2. The number of Kafka tenants were not that big and each tenant sent controlled volume of messages, so tenants could still enjoy good enough throughput, even though sharing the hardware capacity with others.
  3. Tenants expected Kafka no more than a high-throughput messaging system. In rare cases, Kafka experienced transient or tiny amount of message loss, most applications could tolerate due to the non-critical business use cases or handle the bad cases in their own process.

However soon after, as more tenants migrated their applications and depended on Kafka, the shared Kafka model started to hit more and more bumps:

  1. Compete for capacity: If a tenant produced a traffic spike to a shared Kafka cluster, the rest of Kafka tenants would be impacted immediately.
  2. Lack of Authentication: Any tenant could produce messages to other tenant’s Kafka topic, or even worse, change or delete it by mistake.
  3. “Buggy” clients: A software bug in Kafka client implementation by the tenants could exhaust Kafka resources and block other teams to connect to the Kafka.
  4. No “one-size-fit-all”: Kafka tenants started to set different expectations from configuration, cluster availability to reliability of message delivery, as Kafka itself became a mature production-ready project over the time.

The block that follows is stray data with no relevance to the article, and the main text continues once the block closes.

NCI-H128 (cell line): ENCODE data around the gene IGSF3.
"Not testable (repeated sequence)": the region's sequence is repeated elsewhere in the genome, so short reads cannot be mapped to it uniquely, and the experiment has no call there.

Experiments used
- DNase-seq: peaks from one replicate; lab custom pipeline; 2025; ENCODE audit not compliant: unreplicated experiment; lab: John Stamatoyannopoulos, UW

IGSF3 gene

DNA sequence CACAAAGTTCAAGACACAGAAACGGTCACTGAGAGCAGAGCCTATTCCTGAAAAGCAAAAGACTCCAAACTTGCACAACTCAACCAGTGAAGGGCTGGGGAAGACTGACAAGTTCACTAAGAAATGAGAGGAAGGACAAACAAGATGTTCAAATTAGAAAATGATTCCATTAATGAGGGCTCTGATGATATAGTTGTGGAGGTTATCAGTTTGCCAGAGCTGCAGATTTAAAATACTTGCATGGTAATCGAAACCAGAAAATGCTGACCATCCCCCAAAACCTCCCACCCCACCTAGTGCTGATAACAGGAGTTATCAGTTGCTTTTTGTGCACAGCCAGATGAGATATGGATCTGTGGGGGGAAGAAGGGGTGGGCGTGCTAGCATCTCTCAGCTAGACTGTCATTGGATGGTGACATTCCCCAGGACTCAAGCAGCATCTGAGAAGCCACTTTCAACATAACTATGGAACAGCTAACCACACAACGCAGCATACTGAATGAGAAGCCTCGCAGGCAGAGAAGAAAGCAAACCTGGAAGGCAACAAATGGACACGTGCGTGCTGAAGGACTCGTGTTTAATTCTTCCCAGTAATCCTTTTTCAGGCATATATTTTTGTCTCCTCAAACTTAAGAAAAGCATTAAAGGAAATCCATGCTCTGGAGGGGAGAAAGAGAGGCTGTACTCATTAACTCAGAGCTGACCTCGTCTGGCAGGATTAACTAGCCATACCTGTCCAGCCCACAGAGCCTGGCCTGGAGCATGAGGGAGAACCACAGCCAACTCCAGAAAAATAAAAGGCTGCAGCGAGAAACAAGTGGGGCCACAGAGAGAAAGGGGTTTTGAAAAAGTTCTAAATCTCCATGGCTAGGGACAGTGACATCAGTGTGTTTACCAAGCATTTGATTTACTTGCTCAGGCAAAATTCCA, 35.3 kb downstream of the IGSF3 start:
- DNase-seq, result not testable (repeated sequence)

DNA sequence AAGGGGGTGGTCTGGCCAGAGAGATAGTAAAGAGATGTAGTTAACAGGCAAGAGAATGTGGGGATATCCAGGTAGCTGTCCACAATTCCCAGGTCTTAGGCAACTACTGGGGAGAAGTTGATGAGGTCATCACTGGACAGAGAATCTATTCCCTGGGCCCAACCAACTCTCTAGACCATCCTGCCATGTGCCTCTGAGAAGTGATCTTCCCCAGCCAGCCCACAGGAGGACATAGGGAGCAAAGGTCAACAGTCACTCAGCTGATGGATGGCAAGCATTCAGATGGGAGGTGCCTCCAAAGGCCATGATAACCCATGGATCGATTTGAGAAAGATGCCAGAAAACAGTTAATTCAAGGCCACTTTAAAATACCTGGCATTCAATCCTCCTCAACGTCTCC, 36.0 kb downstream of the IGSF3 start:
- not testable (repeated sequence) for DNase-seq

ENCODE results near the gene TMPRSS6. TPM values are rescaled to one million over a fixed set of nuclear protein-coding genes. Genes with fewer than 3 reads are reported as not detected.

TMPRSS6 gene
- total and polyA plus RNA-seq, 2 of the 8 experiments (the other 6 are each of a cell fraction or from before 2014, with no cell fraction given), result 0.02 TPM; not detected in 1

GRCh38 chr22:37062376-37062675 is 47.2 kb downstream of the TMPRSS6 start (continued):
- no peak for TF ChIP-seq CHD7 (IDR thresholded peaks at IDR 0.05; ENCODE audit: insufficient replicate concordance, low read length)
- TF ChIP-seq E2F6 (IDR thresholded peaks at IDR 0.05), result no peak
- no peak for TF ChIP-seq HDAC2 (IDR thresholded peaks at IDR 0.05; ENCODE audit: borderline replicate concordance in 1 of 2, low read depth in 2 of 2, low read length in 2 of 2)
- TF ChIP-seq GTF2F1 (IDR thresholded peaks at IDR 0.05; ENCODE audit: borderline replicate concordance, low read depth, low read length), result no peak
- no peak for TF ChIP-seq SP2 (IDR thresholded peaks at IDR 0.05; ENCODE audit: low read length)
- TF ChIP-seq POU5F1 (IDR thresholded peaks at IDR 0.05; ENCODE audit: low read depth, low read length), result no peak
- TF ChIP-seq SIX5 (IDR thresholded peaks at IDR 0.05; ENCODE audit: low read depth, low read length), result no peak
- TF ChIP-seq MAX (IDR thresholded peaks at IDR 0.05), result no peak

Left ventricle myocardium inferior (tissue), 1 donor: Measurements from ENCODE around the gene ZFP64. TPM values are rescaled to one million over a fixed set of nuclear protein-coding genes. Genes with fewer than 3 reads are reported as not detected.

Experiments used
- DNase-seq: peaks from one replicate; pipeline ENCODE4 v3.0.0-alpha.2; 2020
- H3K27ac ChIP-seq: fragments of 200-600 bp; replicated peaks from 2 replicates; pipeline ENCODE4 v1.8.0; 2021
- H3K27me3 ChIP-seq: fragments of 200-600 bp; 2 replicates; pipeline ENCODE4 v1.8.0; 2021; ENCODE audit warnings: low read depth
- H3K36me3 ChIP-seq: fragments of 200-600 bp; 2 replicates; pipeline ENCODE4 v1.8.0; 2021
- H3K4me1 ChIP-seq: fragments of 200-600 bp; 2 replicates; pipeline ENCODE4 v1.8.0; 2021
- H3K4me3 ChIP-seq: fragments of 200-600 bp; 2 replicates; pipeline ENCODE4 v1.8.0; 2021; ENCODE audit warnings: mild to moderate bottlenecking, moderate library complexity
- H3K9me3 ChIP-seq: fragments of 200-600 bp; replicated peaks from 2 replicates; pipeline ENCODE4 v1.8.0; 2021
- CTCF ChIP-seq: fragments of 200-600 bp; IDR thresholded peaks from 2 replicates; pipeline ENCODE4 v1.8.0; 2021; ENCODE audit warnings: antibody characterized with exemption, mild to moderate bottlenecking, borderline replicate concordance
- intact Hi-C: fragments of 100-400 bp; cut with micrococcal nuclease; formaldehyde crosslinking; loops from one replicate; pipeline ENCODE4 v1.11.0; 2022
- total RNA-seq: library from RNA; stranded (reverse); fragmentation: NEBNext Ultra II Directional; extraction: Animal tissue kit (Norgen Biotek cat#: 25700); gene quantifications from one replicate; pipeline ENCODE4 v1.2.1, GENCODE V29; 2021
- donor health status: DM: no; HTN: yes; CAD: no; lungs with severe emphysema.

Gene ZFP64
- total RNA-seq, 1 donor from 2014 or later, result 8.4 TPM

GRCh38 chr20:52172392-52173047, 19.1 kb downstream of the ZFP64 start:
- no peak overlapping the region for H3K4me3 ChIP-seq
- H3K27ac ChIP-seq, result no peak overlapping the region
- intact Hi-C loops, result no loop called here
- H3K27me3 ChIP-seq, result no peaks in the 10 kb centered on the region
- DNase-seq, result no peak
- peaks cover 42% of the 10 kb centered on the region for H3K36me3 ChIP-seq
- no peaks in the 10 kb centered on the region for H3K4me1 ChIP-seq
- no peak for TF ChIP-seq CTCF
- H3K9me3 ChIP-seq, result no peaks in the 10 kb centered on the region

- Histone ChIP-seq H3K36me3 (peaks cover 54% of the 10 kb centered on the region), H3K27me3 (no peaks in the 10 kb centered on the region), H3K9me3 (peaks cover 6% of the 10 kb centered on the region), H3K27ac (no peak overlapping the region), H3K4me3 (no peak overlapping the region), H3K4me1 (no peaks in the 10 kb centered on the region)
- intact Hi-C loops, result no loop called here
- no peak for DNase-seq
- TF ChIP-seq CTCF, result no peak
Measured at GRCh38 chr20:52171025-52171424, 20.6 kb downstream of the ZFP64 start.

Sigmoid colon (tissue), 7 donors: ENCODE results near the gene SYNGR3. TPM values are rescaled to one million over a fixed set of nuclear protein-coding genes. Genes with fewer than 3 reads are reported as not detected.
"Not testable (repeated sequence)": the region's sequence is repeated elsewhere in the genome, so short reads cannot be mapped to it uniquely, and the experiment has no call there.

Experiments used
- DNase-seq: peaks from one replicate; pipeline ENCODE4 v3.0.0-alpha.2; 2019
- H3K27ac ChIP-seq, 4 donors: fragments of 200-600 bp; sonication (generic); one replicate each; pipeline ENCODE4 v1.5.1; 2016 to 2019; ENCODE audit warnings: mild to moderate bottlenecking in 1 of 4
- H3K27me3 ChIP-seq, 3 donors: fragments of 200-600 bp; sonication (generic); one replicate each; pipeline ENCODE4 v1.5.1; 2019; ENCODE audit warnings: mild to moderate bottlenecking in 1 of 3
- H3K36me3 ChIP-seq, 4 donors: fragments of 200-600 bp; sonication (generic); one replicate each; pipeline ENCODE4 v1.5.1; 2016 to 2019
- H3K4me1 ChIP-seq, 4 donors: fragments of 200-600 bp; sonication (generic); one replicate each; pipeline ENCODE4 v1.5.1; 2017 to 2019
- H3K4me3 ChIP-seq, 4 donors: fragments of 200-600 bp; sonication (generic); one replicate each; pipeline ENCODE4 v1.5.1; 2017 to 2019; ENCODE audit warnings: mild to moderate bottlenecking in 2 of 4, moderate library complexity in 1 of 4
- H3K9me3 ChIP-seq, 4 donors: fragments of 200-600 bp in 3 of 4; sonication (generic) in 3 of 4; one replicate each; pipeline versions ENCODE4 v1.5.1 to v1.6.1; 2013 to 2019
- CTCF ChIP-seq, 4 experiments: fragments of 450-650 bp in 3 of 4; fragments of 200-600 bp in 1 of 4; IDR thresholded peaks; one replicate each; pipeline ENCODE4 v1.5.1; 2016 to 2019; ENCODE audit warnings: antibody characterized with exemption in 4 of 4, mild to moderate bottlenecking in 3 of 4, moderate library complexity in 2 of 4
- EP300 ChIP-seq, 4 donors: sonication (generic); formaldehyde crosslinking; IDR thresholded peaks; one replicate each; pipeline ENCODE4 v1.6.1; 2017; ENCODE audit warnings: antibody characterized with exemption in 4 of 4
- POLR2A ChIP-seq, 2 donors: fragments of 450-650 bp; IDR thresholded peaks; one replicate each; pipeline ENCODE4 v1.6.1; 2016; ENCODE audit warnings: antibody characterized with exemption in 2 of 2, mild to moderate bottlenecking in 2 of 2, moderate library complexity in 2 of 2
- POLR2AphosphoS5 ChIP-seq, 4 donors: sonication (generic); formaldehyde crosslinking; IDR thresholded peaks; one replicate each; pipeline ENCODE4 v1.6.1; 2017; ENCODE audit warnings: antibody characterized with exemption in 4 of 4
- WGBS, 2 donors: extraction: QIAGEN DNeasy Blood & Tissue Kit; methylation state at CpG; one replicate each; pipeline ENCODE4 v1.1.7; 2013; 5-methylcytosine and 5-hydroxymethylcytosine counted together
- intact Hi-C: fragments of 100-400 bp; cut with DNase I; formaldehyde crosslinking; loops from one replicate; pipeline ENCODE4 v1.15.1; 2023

Unavoidably, the shared Kafka model became inefficient as more tenants were on-boarding and planned to use it for critical business. From then we started to look for a more productive Kafka deployment and operation model and OneOps came into our vision.

Self-Serving Kafka Powered by Cloud and OneOps

OneOps is a multi-cloud and application lifecycle management platform that is open-sourced by WalmartLabs. In the upstream, OneOps could orchestrate application patterns/packs to be configured, operated and managed throughout its lifecycle. In the downstream, OneOps could deploy any application pattern to the major public cloud and private cloud providers, such as OpenStack.